All missing monkeys on way to Florida lab recaptured after collision (We were rooting for the monkeys)

Four monkeys who escaped after the truck they were in crashed on a Pennsylvania highway have been recaptured after the trailer they were in collided with a pickup truck.

State troopers said Saturday morning that three of the monkeys had been found with the help of multiple agencies, but one of the monkeys had remained on the loose. Officials said Saturday night that the elusive long-tailed macaque was finally found around 7:16 p.m.

After the crash, troopers had urged members of the public to keep their distance and immediately call 911 if spotting the monkey. The troopers did not explain what dangers the monkeys pose if encountered by the public.

“We are asking that no one attempt to look for or capture the animal. Anyone who sees or locates the monkey is asked not to approach, attempt to catch, or come in contact with the monkey. Please call 911 immediately,” the troopers tweeted.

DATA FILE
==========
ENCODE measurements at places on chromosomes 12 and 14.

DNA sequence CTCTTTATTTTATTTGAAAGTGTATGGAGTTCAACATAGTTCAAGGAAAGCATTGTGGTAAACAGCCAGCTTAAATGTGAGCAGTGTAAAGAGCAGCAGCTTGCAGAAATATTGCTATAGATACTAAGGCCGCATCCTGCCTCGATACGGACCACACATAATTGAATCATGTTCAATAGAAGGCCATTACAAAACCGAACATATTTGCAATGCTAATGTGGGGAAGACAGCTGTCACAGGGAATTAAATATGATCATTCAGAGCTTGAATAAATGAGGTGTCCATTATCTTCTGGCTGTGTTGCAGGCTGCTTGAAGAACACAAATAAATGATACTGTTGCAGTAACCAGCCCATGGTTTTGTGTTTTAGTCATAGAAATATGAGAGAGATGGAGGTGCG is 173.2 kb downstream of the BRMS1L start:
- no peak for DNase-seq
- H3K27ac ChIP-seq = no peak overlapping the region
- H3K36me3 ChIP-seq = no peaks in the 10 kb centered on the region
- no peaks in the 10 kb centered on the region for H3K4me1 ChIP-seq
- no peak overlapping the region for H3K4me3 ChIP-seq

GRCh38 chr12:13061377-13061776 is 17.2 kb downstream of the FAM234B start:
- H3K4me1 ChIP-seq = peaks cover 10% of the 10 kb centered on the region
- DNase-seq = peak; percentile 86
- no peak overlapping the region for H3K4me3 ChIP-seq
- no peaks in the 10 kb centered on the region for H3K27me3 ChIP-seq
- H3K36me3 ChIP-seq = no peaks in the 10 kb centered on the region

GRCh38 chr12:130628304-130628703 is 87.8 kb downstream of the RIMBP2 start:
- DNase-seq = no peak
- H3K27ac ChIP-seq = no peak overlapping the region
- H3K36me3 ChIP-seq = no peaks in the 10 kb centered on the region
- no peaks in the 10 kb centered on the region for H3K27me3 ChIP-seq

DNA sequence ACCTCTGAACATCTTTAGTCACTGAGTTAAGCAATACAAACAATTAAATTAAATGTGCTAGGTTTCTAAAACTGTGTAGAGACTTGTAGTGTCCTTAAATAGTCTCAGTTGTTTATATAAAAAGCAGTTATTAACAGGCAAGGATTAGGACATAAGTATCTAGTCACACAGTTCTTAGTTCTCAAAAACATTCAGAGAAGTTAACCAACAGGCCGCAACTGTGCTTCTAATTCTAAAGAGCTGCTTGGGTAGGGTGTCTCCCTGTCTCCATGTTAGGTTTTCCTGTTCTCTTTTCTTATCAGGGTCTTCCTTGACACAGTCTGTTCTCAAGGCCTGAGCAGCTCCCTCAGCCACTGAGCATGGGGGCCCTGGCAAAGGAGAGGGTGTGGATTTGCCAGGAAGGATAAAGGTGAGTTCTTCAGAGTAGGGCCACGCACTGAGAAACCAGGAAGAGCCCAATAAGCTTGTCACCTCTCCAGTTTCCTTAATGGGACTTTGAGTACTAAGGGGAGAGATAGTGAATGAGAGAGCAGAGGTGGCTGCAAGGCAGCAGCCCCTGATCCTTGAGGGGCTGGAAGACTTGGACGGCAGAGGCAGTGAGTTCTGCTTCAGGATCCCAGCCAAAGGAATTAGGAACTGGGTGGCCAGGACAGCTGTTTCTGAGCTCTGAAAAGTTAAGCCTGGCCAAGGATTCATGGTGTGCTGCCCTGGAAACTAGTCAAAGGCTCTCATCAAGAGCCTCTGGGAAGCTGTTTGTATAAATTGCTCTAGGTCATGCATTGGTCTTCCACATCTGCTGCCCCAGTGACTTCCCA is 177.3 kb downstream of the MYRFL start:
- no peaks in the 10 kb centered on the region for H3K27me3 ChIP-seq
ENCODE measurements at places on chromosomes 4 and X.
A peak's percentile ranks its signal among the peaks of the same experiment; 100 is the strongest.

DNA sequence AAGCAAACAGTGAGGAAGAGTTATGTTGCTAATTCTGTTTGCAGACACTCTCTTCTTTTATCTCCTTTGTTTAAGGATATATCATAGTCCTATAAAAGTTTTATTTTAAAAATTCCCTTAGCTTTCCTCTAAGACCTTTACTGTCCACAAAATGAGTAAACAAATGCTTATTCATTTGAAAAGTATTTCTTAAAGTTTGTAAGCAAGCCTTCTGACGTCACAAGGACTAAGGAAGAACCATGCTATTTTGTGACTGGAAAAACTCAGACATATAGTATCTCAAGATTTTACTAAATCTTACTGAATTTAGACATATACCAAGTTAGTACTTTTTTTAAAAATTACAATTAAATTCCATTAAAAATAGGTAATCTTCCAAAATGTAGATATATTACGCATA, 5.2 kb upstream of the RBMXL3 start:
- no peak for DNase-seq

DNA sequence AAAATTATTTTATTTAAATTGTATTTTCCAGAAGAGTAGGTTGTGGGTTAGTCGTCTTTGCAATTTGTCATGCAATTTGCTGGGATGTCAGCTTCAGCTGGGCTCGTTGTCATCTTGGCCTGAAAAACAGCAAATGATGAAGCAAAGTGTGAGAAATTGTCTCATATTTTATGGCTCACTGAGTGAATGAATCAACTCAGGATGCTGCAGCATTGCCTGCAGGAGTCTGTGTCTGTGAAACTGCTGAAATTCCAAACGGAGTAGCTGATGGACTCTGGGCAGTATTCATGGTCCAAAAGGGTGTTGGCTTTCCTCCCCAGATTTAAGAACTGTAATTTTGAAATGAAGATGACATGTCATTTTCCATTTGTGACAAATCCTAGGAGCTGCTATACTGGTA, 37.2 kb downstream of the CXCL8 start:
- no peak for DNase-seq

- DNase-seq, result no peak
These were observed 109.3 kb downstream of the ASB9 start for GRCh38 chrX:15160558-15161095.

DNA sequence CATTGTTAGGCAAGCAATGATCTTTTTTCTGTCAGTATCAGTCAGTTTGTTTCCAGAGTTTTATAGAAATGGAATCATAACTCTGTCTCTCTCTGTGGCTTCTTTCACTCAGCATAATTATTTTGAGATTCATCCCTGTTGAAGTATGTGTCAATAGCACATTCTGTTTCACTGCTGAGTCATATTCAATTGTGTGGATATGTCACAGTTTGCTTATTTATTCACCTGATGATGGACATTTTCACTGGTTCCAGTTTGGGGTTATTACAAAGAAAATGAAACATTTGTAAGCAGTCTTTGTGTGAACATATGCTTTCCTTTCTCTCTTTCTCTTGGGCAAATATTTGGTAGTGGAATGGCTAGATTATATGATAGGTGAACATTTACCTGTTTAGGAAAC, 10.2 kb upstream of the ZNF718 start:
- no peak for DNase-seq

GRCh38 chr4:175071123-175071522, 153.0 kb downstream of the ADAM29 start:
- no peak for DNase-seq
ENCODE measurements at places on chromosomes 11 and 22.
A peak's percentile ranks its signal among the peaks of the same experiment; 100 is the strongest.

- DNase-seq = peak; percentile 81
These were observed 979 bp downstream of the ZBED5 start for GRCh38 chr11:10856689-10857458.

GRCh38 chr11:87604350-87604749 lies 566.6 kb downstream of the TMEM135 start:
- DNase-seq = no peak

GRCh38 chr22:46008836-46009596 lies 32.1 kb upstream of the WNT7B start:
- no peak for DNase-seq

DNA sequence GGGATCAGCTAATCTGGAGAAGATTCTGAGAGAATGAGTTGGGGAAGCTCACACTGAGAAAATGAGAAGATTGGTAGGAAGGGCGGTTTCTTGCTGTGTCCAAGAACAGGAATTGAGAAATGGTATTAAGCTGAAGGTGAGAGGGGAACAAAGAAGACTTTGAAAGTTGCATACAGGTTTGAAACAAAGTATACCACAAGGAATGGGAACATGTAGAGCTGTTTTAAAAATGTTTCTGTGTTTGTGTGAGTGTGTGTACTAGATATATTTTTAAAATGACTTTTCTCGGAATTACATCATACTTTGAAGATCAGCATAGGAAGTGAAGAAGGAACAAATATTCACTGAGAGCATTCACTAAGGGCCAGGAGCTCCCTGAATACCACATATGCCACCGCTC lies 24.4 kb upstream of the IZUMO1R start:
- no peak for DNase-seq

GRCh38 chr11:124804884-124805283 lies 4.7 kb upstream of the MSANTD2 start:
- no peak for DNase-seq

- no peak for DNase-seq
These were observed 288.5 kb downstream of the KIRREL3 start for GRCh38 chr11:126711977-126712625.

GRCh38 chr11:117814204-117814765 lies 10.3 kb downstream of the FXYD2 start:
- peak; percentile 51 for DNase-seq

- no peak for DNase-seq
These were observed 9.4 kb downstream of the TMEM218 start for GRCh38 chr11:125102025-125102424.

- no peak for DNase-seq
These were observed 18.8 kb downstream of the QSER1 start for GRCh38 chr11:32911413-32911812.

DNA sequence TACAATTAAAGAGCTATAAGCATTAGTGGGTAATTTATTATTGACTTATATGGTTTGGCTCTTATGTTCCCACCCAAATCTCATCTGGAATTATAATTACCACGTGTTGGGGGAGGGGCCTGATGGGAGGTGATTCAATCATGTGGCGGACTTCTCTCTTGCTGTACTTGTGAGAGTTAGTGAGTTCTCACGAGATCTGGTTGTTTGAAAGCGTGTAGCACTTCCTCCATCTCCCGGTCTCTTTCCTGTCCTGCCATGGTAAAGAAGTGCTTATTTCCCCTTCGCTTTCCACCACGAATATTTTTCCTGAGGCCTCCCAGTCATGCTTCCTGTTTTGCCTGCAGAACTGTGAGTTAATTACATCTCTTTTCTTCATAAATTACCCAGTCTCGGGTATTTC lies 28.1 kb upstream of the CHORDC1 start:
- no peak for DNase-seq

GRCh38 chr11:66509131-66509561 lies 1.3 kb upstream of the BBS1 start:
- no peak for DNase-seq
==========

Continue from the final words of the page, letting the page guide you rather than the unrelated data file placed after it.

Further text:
People for the Ethical Treatment of Animals, an organization that advocates for animal rights, released a statement after the crash noting that the long-tailed macaques were on their way to a CDC-approved quarantine facility in Florida after arriving in the United States from Mauritius.

“Because these 100 long-tailed macaque monkeys were headed to a laboratory to be caged, tormented, and killed, they were already in danger-but now the public is, too,” the statement from PETA reads.

“The four who got away — including one who is still missing — are undoubtedly terrified and likely injured, and they may be harboring viruses that are transmissible to humans. There is no way to ensure that monkeys are virus-free.”

The long-tailed macaque monkeys, also known as cynomolgus monkeys, are often used in scientific research, The New York Times noted, and were in high demand during the COVID-19 pandemic for researching vaccines.

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Peg Fong is also in recovery from newspapers

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